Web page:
Microsoft is Waging Cyberwar

Friday, September 30, 2011

Joel Harding

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Legal cyberwar, now that’s a welcome relief!

I was part of a conversation last year, the evening that Microsoft took down the Waledac botnet on February 25th, 2010.  The conversation involved a number of seniors from the US Department of Defense and a senior at a very large defense contractor.

I didn’t know a lot of details of the takedown at that point, I later found out that Microsoft had been granted permission by a federal court to take over the domain name, effectively shutting down a spam botnet.

As a small sidenote to that evening, it was the consensus of these seniors and of the rest of the 10 to 15 ‘insiders’ was that industry (mostly defense contractors) was much more capable of ‘fighting’ in cyberspace than was the government. 

At the time, don’t forget, I didn’t know this meant waging war through the courts.  ‘We’ might have thought that corporations might have some capabilities that the government does not have.  I am not excluding cyber weapons or other cyber capabilities, please notice. 

The possibility was left open and available.  As far as I know, however, this was the extent of how these capabilities were discussed and I’m certainly not aware of any use of any of these capabilities.

Back to the point.

Microsoft has launched yet another salvo in the legal war in cyberspace, again against a botnet – the Kelihos botnet.  This time, however, there is a difference, we have a name. Dominique Alexander Piatti is the named defendant, plus 22 “John Does”.

Incidentally, Dominique Alexander Piatti was also connected with a drug scam alert this past July.  The domain name is the same: cz.cc, as he is a Czech Republic citizen. The botnet is supposed to be relatively small, capable of launching only 4 billion spam emails per day.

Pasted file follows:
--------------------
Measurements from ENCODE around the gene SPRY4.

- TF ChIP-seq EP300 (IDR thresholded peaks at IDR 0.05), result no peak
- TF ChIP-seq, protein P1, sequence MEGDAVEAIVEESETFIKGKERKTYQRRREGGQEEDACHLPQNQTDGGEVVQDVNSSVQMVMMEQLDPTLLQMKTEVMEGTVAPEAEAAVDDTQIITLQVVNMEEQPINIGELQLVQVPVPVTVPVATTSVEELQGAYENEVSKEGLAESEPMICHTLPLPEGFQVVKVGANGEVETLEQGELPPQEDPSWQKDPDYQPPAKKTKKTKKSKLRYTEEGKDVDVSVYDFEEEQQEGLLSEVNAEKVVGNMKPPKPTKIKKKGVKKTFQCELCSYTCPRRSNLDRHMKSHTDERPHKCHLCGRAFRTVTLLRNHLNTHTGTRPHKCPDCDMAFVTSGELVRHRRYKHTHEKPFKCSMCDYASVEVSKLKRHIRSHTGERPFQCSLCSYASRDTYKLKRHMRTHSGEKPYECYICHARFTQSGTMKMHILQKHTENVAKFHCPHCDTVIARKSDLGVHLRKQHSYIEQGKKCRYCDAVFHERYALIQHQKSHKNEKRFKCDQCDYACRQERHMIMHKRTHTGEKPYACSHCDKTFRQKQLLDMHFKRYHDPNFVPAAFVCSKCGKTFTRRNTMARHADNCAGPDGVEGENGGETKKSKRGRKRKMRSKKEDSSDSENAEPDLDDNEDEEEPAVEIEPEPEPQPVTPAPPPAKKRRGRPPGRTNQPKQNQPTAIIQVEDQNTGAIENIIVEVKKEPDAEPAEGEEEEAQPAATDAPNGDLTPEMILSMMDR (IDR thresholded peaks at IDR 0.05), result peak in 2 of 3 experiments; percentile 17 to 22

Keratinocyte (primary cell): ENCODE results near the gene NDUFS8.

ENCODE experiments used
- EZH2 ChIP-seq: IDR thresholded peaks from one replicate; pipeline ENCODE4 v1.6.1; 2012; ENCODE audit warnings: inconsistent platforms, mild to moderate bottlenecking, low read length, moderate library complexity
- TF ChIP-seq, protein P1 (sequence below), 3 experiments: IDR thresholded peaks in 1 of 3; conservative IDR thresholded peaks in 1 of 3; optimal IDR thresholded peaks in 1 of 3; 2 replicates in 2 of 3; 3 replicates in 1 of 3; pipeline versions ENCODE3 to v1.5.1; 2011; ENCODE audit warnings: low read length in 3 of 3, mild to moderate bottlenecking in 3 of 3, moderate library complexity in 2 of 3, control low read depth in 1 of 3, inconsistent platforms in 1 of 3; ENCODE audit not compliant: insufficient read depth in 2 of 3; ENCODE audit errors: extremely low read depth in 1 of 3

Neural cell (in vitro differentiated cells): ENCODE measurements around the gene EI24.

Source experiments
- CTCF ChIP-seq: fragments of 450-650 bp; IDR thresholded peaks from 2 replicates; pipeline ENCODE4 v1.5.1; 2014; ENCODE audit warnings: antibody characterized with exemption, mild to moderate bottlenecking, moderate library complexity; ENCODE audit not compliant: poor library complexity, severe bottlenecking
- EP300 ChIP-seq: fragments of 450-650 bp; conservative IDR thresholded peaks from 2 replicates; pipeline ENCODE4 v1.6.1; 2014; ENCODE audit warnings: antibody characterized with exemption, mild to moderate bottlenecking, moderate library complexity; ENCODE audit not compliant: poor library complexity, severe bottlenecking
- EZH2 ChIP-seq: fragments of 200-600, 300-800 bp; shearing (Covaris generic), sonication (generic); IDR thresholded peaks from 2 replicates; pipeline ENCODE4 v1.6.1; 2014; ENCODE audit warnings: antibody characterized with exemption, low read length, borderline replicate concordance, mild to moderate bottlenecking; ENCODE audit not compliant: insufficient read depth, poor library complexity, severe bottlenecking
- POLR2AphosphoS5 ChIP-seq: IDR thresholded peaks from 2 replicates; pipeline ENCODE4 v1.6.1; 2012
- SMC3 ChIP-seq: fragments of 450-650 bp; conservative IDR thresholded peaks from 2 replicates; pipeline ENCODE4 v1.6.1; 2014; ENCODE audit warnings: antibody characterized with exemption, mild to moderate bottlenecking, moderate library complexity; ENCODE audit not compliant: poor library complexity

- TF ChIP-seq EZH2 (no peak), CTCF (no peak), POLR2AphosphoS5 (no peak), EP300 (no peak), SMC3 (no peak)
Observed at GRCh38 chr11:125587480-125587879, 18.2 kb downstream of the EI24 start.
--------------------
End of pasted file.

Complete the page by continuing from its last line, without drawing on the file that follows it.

This issue has been discussed on literally hundreds of other websites, so why should I write about this?  I’d like to point out the obvious. Here we have a case of a large corporation ‘taking down’ a botnet and the only involvement the government has is a rubber stamp approval. 

A federal court judge taps his gavel and the request for taking down a domain and all sub-domains is approved.  This indicates to me that a corporation is taking care of me, a private citizen.  It also indicates that the government cannot or will not protect me.

So…  why is there a DHS?  Isn’t DHS supposed to help protect me?  If they’re working with Microsoft in this effort, why aren’t they telling us?  Why aren’t they taking the lead and launching an army of lawyers against these botnets?  

I already know that the US Cyber Command only protects DoD computer networks and systems, so this is not questioning them, I just want to let you know I’ve at least considered that option.

DHS does not have the resources to protect US citizens, US corporations or any other government infrastructure beyond the critical infrastructure. Yet it is their mission to provide Homeland Security.

When will DHS step up to the plate and perform their mission? Do we need a Department of Microsoft instead?

Related articles Cross-posted from To Inform is to Influence
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